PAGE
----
Then, as we descend a dune, a lush green belt opens up in front of us. It is the Orange River, South Africa’s longest river which flows for over 2 200km. Because it had rained a week or so earlier, we could not tackle the Bobbejaanspieël Pass as planned, so instead stopped to stretch our legs on the banks of the mighty Orange and take in the views of Namibia on the opposite bank. The fast-flowing channels here provide incredible opportunities for fishermen to catch yellowfish, and the area is known for excellent fly fishing. We pop in at Oom Dadda’s modest place and discover probably the biggest Blue Bulls supporter in the Northern Cape. He lives in his “staningkie” and is delighted when Megan gives him a pair of Jimny socks as a gift. As we drive away, I cannot help but think that this man has the right idea – he may live simply, but nothing chases him, and I think he is privileged to call this incredible landscape his home.

Dates for Africa

As the sun slowly starts to set, turning the mountains a rich red, we move further west and notice some desolate tourist destinations along the way. Johan says that many of these guest houses are still listed as suitable accommodation in various tour guides, but the owners have long given up and moved on. Our final destination for the first day is Karsten Farms, the largest date farm in the Southern Hemisphere – an 18 000ha property where there are more than 28 000 date palms. The palms are massive, and some of them stand up to 10m tall. We wind through the plantations to a remote corner on the farm where Johan has been given permission to camp wild for the night.

Upon arrival, we find our tents have already been pitched in a dry riverbed between two towering cliffs, and a cosy fire is crackling thanks to African Expeditions’ third team member, Piet. What a privilege to be able to camp here, surrounded by cliffs and a rich bird life. Truly a billion-star hotel! We chat until late into the night and indulge in delicious steak and salads prepared by Justin and Piet. Early the following day, cheerful bird calls wake us, and a fresh cup of boeretroos (brewed on the open fire) and rusks awaits. More thanks due to Piet, of course. Johan gives an overview of the day’s itinerary before we head to the guest house on the farm for a hearty breakfast and a shower for those who did not want to do the bush shower thing at camp.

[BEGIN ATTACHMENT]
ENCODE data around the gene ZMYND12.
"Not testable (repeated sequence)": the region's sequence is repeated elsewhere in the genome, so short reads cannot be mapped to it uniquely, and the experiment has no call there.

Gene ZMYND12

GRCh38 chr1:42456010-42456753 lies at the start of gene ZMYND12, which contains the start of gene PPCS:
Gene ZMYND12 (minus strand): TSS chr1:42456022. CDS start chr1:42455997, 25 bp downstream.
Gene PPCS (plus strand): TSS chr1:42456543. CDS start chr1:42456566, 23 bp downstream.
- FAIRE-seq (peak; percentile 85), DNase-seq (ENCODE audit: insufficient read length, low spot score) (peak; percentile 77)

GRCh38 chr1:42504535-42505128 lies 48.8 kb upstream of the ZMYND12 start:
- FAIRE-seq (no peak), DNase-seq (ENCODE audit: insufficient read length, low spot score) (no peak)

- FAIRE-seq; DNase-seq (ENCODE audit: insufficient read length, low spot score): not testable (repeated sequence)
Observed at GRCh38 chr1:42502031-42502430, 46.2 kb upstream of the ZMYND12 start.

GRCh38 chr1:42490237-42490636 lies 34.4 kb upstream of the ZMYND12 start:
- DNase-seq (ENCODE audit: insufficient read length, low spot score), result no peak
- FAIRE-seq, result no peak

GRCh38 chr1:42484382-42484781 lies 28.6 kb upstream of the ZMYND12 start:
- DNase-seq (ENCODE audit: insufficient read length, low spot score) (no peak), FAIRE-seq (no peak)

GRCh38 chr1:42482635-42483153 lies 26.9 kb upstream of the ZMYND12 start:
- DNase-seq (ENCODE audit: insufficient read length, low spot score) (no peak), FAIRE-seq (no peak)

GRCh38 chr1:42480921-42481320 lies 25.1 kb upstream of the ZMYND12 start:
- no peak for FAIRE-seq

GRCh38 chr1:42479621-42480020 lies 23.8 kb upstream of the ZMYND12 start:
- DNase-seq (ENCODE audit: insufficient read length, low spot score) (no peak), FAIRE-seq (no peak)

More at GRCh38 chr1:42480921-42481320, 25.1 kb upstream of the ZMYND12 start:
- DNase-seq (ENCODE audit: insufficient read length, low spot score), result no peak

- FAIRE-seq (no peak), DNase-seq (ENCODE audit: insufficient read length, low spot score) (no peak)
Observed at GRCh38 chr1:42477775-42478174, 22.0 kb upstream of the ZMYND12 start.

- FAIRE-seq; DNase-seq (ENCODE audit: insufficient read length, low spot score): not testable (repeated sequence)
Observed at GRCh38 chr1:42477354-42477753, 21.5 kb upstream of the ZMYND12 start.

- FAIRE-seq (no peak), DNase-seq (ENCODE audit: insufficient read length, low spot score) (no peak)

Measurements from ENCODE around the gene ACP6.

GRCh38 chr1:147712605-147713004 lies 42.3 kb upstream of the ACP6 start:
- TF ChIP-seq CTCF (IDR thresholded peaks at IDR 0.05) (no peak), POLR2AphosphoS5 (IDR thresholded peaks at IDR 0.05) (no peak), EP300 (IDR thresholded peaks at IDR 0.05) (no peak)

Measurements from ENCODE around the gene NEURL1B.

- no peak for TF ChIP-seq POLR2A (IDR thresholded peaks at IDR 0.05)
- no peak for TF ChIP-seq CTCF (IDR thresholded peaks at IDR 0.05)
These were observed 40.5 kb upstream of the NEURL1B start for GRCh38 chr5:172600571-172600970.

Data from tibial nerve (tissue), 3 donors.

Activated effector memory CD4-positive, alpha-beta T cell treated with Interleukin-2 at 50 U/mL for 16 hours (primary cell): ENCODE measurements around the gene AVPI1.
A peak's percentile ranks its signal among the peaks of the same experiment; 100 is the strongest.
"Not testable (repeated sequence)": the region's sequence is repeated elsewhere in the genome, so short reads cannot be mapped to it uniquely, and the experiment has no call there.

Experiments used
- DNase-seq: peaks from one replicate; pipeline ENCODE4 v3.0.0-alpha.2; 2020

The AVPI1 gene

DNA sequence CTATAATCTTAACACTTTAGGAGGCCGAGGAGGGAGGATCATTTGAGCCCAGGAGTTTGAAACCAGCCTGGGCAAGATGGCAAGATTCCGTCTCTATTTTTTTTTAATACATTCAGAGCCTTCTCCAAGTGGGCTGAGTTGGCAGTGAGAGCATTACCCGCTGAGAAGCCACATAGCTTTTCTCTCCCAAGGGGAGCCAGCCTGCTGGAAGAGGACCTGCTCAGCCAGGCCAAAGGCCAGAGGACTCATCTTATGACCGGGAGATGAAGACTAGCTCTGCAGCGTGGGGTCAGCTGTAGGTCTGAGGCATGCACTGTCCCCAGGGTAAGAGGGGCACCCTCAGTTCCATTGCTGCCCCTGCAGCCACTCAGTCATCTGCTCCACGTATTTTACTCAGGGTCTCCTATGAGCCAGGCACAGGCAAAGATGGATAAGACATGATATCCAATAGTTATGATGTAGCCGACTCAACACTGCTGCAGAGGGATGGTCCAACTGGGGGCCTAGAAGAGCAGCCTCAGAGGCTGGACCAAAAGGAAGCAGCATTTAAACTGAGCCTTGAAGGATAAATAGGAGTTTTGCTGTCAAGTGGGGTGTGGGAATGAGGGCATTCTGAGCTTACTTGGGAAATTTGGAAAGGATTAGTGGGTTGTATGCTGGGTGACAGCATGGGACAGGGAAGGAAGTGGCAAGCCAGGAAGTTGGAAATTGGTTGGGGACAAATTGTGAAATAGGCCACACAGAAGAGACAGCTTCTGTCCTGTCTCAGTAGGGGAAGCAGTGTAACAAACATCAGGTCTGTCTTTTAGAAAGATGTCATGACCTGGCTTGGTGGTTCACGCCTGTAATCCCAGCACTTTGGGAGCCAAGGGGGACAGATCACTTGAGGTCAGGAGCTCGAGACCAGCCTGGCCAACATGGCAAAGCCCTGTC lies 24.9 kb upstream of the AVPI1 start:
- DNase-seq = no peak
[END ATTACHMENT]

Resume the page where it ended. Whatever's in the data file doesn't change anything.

Back on tarmac, we shoot through to Springbok to fill up the Jimnys. These vehicles are really frugal, and we recorded a reasonable 8.5 litres/100km, but their tanks only hold 40 litres. Here we enjoy a delicious “Mesklip Melkery” milkshake, and for padkos we stock up on plattelandse biltong (with ample fat) at Die Plaas Slaghuis in the main street.

With quite a way to go to our overnight stop at the Houthoop Guest Farm in Kleinsee, we take the R355 over Spektakel Pass. Simon van der Stel named the pass in 1685 after experiencing “Een ongelooflijke spektakel” during the flowering season. At the bottom of the pass lies the tiny settlement of Komaggas, right against the Buffalo River. Arriving at Houthoop, we are welcomed by two energetic collies, Rover and Sokkies, and cannot help but smile at their attempts to herd the guinea fowls and chickens as one would naturally expect of a sheepdog. The typical rural homestead is on a working sheep and goat farm, and our hostess Jackie spoils us with delicious Namakwa stews and a seafood buffet during the two nights we spend here.

Shipwrecks and diamonds

The next morning, the Jimny convoy headed for Noup, which is inside the former De Beers restricted area and the starting point of the Shipwreck Route that awaits us. The area is known as South Africa’s diamond coast, and, apart from the diamonds still mined there, feels like a slice of almost untouched nature. This is why De Beers prefers that the route is guided by registered tour operators. The road along the coast is sandy, but the Jimnys trot along the tweespoor track with ease once we have selected 4×4 low range and again deflated the tyres. The area received late rains and there are still patches of flowers here and there – we can only imagine what a paradise it must be during the height of the Namakwa flower season!

The first shipwreck is the Paritiny, a 22-year-old steamship stranded on the rocks about 32km from Hondeklip Bay during its final voyage in 1943 (after, as speculated, being torpedoed by a Nazi submarine). Johan says that the community rushed to the wreck to loot a load of fabric, and the following Sunday at communion, everyone looked like a brand-new sixpence, dressed in clothes made from the fabric. Diamond prospecting is still quite active, and as we drive along the rocky coast, we notice many tractors and pumps used to suck the seabed in search of those shiny stones.